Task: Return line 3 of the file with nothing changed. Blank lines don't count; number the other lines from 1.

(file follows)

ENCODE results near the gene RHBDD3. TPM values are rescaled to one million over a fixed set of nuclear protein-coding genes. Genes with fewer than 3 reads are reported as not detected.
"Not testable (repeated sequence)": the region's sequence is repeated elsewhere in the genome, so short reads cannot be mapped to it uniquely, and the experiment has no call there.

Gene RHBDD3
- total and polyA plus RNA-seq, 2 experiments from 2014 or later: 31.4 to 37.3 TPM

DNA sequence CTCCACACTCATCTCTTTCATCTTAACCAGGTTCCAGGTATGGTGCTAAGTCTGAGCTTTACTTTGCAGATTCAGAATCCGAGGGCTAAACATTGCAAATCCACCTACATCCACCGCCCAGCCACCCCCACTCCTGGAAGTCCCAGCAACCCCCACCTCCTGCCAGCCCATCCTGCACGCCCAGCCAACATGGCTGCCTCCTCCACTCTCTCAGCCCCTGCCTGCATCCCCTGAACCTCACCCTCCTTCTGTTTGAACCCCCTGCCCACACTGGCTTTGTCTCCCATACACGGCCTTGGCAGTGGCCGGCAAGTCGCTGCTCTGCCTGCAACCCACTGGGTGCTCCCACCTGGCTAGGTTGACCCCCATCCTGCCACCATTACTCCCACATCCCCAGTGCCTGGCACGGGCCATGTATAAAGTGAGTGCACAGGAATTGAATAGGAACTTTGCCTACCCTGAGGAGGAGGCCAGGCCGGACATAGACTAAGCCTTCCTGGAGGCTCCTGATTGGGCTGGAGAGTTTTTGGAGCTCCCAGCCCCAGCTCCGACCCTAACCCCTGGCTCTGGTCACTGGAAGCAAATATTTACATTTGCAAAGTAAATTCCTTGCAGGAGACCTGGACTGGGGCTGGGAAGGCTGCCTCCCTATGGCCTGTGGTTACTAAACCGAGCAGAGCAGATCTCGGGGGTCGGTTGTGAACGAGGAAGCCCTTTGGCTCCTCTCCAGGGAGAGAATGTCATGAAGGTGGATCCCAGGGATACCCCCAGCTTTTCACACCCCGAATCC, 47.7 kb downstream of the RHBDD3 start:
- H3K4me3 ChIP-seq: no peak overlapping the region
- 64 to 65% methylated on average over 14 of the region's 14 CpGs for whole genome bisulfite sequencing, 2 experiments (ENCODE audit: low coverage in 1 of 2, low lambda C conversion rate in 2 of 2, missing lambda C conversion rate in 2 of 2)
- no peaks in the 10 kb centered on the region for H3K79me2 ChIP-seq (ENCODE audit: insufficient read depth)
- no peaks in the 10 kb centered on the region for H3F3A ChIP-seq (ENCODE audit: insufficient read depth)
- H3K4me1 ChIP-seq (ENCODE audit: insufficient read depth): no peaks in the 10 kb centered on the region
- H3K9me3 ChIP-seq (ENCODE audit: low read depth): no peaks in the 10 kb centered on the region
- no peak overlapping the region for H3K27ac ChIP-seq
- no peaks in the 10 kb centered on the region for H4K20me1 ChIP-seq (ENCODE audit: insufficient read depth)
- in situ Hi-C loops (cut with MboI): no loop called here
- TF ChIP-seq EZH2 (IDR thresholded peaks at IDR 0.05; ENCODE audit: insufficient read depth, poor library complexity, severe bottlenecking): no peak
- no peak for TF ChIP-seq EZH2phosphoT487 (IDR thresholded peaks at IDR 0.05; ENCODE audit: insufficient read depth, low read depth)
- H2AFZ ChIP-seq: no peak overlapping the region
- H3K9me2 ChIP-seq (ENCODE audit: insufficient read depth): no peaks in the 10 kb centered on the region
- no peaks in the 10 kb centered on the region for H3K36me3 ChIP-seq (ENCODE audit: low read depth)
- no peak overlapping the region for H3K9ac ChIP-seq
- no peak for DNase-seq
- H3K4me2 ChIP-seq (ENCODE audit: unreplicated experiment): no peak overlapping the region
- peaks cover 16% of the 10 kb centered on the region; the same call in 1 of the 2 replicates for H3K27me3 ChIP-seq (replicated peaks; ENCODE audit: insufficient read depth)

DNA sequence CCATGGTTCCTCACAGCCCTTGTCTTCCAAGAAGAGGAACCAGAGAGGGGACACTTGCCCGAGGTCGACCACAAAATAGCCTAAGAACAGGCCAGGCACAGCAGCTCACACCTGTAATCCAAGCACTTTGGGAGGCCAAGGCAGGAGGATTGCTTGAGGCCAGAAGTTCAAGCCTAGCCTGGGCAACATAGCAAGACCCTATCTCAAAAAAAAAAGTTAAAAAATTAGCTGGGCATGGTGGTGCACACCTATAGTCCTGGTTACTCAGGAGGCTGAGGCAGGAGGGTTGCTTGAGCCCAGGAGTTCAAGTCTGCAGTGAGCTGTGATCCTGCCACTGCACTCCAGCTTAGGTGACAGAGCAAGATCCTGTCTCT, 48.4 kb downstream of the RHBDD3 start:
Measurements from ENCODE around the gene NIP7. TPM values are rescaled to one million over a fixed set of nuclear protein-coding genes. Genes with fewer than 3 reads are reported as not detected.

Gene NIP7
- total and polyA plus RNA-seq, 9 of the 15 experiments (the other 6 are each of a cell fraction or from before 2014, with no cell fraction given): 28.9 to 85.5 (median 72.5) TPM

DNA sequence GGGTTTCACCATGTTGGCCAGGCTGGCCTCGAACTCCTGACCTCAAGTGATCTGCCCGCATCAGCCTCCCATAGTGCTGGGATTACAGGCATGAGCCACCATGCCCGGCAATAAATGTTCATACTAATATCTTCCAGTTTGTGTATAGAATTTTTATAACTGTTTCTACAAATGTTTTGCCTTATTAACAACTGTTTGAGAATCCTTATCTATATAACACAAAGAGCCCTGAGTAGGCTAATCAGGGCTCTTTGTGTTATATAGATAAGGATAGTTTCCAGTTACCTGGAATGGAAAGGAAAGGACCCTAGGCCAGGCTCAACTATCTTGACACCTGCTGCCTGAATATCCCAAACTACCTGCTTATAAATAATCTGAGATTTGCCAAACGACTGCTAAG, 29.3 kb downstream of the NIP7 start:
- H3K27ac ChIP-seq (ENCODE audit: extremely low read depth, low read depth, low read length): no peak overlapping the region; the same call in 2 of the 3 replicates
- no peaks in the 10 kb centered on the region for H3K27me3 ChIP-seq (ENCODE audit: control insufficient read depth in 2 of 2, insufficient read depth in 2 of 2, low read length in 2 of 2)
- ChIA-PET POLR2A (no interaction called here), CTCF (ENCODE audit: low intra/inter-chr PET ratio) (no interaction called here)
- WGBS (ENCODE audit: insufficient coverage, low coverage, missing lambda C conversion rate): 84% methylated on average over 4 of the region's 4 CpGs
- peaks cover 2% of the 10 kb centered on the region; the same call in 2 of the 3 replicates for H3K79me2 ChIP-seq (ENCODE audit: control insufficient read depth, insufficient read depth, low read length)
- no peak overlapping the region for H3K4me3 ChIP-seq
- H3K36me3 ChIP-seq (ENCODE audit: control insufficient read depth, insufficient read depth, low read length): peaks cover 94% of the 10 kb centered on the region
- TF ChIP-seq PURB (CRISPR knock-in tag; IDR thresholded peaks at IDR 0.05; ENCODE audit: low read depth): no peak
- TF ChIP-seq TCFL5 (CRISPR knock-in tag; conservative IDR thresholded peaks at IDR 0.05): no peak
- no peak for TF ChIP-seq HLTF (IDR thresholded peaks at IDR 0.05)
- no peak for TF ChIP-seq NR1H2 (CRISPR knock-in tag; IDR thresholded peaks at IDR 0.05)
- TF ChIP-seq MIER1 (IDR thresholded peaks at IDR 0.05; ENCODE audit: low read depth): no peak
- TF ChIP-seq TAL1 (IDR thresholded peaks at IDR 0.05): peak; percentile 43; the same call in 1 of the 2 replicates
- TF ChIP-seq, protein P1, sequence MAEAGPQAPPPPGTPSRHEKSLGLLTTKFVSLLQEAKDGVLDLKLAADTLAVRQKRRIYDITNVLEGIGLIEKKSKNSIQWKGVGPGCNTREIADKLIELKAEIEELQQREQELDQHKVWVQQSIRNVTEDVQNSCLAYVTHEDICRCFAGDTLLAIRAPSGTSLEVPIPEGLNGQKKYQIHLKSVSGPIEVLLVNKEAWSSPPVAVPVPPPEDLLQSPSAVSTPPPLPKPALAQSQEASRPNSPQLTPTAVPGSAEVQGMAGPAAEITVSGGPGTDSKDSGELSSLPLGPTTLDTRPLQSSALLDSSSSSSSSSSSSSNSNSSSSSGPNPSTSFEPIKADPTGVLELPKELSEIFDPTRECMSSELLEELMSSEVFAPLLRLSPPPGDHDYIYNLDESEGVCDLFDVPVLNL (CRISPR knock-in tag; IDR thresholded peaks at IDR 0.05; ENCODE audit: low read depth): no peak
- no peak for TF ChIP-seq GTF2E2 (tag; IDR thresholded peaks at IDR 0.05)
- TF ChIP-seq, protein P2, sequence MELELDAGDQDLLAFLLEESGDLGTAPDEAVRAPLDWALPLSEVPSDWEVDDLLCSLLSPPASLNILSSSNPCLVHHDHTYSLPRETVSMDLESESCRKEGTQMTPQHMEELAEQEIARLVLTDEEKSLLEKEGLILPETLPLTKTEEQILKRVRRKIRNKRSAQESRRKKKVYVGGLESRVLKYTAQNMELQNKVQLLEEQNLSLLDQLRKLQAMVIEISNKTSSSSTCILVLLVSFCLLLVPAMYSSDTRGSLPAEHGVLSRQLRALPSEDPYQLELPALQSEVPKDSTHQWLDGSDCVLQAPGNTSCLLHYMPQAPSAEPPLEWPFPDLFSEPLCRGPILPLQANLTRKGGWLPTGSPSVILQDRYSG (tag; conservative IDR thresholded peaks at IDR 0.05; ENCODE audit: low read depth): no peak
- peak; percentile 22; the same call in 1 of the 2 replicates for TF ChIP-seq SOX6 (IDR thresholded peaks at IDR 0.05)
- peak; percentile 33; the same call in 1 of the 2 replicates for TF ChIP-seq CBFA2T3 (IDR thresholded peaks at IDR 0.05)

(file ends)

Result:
Gene RHBDD3